Sheriff Lawson column: Securing the jail

Sheriff Steve Lawson
Posted 9/7/18

Focused On Securing the Jail

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Sheriff Lawson column: Securing the jail


Hours after taking office on Sept. 1, my administration executed a weapons and contraband sweep of the jail. We were proud to partner with multiple agencies in a show of cooperation. I offer special thanks to the members of the Bradley County Sheriff’s Office Corrections Team and SWAT Team, Cleveland Police Department SWAT Team, Bradley County EMS, Tennessee Highway Patrol, and 10th Judicial District Attorney Steve Crump.

The goal of the sweep was to begin the process of making the jail more secure for corrections officers and inmates alike. When I took office at midnight on Sept. 1, 2018, we were housing 581 inmates in a 408-bed facility. As you can imagine, this presents a number of challenges. The overcrowding issue is one we will address over time, but it will take just that – time. We’ve been over capacity for years, and this will not be resolved overnight. I will work with the District Attorney’s office, as well as our local judges to explore alternative sentencing options that may help ease the overcrowding problem. Continuing to find ways to utilize the Work House will also assist in easing the overcrowding issue.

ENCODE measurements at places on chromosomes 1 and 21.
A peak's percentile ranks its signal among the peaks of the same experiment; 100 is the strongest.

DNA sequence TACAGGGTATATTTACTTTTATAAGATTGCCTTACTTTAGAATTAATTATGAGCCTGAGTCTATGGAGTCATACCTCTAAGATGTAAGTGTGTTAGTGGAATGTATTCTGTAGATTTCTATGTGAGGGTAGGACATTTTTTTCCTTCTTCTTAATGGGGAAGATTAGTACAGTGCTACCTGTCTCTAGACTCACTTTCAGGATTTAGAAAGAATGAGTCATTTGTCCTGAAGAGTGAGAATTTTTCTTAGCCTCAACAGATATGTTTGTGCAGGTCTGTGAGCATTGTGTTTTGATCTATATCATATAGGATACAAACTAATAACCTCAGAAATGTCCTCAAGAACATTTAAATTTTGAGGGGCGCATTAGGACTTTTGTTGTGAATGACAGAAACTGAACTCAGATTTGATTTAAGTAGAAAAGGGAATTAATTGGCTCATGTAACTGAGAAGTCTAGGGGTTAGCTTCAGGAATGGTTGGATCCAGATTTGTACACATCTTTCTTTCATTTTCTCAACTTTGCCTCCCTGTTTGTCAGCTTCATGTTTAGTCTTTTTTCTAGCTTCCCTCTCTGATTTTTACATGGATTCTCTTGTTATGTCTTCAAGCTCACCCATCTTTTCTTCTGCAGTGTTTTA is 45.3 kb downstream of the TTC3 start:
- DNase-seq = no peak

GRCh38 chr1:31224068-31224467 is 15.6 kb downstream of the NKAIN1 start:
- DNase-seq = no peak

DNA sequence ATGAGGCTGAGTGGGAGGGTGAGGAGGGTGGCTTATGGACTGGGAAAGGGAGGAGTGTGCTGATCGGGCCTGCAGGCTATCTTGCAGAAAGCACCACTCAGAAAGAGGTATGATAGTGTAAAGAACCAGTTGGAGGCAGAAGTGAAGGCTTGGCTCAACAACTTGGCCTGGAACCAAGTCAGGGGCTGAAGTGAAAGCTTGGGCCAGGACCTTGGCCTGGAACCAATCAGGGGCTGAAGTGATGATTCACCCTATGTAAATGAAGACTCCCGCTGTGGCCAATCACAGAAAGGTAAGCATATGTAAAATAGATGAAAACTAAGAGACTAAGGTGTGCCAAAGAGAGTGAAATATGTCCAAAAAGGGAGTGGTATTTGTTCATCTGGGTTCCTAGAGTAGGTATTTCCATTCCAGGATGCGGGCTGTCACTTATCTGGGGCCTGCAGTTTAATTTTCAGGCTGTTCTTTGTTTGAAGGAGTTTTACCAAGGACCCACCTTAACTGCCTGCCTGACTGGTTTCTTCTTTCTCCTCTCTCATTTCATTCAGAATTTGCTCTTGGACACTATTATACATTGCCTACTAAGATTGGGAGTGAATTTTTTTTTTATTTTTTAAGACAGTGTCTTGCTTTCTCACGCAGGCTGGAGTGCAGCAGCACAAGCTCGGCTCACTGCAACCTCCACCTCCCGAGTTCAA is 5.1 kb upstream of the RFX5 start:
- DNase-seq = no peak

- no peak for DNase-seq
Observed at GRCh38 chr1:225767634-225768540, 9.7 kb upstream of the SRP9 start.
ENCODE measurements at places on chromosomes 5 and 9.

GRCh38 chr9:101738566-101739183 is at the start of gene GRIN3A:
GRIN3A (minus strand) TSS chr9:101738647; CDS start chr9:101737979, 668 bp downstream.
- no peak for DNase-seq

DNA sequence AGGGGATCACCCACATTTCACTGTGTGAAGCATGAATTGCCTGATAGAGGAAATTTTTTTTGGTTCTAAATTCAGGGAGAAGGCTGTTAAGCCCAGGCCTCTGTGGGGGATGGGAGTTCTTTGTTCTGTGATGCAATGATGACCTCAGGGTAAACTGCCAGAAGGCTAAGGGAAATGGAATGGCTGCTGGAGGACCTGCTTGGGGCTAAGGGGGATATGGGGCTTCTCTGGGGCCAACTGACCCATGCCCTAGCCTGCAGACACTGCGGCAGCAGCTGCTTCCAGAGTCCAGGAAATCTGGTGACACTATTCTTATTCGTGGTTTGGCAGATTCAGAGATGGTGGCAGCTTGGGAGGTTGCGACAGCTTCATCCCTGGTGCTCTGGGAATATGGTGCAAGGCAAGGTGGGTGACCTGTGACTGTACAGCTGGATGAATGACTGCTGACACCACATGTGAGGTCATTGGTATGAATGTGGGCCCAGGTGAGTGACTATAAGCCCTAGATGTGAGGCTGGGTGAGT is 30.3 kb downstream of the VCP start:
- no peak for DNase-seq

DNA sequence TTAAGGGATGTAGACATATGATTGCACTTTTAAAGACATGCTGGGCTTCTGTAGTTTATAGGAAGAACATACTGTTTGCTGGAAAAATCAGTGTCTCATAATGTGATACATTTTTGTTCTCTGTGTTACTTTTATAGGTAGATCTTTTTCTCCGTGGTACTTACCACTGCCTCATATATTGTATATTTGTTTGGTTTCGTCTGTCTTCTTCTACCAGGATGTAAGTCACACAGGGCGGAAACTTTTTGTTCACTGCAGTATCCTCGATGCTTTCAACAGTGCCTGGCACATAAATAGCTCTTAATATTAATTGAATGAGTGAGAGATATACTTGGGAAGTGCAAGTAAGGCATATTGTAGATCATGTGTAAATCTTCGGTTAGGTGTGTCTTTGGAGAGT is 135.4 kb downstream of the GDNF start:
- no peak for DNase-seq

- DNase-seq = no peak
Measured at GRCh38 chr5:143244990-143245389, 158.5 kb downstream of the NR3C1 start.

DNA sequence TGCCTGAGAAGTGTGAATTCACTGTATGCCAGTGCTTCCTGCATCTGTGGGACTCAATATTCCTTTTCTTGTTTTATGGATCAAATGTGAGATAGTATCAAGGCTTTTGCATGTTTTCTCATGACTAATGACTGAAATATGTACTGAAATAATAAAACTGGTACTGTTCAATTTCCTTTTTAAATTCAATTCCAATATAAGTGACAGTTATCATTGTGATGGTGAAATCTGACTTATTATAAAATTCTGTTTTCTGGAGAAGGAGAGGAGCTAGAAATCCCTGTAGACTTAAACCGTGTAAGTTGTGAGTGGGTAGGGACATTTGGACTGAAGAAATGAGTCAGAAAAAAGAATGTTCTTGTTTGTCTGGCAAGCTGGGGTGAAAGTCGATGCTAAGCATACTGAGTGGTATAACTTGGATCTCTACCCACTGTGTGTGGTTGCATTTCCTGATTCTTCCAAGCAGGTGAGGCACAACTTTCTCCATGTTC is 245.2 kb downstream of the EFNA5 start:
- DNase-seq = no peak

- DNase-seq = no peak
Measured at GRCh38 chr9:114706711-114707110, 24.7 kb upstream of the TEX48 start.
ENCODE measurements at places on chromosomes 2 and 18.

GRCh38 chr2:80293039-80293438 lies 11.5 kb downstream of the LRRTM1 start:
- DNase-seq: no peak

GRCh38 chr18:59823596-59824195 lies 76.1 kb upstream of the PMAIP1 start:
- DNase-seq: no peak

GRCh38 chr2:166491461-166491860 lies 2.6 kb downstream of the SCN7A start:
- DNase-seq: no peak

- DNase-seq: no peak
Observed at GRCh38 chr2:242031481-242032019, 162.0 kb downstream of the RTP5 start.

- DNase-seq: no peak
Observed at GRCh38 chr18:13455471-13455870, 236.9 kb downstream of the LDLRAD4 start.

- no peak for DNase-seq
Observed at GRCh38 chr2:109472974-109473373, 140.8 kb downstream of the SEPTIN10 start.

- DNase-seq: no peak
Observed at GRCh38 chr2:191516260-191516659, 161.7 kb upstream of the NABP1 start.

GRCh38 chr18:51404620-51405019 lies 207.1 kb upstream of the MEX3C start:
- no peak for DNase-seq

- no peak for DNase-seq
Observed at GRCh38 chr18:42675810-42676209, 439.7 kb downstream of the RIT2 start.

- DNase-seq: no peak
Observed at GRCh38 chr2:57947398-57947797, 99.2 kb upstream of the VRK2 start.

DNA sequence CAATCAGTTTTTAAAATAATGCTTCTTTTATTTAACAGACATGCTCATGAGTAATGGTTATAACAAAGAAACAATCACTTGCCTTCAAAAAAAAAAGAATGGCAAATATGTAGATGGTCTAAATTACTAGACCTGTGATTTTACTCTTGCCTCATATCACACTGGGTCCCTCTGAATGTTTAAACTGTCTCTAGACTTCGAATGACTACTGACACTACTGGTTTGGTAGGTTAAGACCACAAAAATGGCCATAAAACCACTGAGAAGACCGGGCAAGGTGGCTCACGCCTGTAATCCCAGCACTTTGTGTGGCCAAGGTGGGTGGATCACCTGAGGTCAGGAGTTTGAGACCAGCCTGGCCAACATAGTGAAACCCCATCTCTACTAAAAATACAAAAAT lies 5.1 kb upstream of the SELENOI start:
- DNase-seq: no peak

A number of items were found during the sweep, including razors, a shank, matches, lighters, homemade alcohol (aka "hooch"), and a tattoo gun, just to name a few. I’ve been asked a number of times over the last few days, “How are items like this able to make their way into the jail in the first place?” This is also a question we are seeking to find an answer to, and will be a part of the ongoing investigation of the  collected evidence.

I can tell you that many of the items found are common contraband items in jails across our country. However common they may be, that will not be an excuse for how we handle this issue in the future. I am committed to conducting regular sweeps to ensure these items and others do not find their way back into the inmate population. This is a practice that has not been followed in recent years, and I intend to go in a different direction to get better.

It is important to point out inmates are allowed to keep certain items of personal property. I instructed everyone involved in the sweep to treat our inmates with respect when it came to allowed personal property. We did not seek to destroy or confiscate items that inmates are allowed have with them. Regardless of the reason for their sentence, these prisoners are human beings, and deserve to be treated as such.

As promised in the campaign, I remain focused on tackling the issues we face in the jail. Many of them did not develop overnight, and many are not the responsibility of just one administration. Never the less, the buck stops with me now, and I am up to the challenge of making the jail a safe and orderly part of our local criminal justice system.


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